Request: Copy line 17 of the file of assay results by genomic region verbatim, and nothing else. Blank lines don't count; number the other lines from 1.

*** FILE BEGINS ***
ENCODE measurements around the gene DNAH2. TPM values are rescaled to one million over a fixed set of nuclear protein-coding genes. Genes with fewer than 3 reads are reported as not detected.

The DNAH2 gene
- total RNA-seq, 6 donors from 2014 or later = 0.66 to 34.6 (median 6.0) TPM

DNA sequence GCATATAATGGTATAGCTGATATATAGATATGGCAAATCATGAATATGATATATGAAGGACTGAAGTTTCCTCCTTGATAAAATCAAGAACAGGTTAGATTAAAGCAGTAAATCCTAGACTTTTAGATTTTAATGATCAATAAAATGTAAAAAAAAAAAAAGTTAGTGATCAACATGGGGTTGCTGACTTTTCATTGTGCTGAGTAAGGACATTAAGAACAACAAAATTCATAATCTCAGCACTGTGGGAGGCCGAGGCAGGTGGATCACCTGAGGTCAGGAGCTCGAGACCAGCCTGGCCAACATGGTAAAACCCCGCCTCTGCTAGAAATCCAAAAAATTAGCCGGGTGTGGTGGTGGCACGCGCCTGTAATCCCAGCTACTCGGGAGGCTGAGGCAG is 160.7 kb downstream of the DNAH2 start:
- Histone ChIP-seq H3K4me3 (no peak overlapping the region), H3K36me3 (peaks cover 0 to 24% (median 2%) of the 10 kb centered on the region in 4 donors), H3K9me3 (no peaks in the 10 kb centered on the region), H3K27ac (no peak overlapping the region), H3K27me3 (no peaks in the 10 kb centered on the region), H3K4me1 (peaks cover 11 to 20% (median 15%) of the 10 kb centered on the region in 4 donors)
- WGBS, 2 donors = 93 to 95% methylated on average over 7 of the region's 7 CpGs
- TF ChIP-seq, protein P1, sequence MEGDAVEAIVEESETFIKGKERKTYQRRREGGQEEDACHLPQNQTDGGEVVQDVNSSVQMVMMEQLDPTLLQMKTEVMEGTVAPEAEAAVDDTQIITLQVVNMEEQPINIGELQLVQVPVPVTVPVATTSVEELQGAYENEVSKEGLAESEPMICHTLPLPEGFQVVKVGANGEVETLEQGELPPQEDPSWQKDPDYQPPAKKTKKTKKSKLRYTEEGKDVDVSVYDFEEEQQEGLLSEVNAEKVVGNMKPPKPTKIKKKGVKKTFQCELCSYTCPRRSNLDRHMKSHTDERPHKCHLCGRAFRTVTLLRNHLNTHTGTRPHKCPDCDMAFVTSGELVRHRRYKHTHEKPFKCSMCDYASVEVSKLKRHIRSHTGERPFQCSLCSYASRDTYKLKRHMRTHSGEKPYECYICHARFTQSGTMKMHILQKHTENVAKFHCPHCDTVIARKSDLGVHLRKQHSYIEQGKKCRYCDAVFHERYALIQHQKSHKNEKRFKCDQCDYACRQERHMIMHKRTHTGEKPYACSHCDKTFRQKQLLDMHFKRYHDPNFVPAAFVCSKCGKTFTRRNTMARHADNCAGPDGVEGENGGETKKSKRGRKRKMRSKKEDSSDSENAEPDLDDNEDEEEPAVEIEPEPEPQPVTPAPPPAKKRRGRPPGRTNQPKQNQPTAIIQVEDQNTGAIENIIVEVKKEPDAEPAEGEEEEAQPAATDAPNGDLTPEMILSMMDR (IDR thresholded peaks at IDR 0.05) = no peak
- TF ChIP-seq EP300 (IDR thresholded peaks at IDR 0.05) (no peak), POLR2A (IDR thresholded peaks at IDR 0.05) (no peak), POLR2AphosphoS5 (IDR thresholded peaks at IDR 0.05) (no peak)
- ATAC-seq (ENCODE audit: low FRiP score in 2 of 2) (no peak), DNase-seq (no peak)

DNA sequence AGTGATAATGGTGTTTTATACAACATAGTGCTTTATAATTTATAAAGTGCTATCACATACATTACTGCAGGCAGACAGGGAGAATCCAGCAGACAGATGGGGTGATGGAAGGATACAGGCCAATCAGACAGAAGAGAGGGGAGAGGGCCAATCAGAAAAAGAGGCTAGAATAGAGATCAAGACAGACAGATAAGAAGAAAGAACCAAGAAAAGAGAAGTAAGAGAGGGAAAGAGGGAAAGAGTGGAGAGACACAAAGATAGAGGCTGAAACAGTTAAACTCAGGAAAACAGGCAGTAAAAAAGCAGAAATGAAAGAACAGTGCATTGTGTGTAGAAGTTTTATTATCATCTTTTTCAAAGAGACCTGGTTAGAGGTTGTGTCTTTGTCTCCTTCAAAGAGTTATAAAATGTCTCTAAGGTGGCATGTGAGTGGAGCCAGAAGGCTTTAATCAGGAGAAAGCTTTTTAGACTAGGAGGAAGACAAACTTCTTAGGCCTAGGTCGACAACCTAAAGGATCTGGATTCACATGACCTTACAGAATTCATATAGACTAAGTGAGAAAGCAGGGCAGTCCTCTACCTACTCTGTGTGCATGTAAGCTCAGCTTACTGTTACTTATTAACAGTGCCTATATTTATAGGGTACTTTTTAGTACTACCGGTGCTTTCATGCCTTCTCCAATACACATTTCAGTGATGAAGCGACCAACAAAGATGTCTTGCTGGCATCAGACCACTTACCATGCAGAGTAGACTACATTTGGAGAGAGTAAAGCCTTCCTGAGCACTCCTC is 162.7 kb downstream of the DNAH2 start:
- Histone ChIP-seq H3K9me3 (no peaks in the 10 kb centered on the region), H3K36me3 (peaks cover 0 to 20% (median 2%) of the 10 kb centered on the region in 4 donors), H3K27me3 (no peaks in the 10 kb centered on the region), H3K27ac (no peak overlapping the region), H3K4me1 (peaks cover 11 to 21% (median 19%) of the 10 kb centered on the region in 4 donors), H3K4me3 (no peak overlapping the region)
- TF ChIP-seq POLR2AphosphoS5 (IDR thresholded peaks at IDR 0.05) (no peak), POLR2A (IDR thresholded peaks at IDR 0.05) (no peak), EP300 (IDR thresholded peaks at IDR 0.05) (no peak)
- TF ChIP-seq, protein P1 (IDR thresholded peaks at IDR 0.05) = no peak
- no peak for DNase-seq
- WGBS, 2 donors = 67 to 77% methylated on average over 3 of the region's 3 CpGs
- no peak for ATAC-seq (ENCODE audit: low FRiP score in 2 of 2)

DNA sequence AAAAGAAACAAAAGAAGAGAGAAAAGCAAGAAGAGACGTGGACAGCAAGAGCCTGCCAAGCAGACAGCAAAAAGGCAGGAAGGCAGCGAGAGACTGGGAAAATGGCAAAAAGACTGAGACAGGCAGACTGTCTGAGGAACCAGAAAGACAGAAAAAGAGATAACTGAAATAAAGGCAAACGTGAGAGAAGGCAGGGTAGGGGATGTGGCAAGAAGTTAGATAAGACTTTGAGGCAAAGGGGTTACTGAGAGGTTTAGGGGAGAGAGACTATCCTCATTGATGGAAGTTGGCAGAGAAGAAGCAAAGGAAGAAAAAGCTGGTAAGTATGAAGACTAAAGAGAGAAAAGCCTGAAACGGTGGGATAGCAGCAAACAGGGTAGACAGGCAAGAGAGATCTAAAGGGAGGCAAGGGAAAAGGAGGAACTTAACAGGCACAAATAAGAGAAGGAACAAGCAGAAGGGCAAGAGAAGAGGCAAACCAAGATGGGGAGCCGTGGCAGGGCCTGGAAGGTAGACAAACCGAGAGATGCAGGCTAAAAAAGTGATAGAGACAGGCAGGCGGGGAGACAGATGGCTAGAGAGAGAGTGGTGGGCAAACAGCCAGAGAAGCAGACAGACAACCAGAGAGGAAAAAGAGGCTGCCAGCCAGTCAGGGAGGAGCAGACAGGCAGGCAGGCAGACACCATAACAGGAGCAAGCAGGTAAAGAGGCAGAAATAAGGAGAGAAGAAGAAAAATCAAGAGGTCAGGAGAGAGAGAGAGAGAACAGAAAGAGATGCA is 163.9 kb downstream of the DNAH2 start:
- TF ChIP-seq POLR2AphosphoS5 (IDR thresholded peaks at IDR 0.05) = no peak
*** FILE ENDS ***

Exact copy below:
DNA sequence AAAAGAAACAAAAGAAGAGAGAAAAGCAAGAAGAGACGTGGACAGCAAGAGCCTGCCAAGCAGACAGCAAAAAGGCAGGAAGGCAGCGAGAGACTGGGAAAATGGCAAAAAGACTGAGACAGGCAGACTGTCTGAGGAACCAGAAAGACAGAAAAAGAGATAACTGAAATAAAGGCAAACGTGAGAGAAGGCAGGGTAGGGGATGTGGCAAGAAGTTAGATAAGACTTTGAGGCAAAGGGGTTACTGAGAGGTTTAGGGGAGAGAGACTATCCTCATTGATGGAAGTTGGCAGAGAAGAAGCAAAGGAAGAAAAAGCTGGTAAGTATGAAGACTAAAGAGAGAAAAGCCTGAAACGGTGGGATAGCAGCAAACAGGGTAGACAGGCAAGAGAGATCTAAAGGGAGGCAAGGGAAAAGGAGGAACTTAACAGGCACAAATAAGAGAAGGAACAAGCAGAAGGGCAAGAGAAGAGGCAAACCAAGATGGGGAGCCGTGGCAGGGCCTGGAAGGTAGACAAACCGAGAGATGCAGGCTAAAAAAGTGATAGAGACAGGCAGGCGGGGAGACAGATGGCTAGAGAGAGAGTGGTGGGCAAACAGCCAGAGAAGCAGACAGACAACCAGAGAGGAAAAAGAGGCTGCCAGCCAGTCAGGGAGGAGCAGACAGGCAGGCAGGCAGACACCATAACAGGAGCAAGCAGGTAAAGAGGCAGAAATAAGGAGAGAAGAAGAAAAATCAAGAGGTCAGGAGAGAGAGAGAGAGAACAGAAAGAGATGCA is 163.9 kb downstream of the DNAH2 start: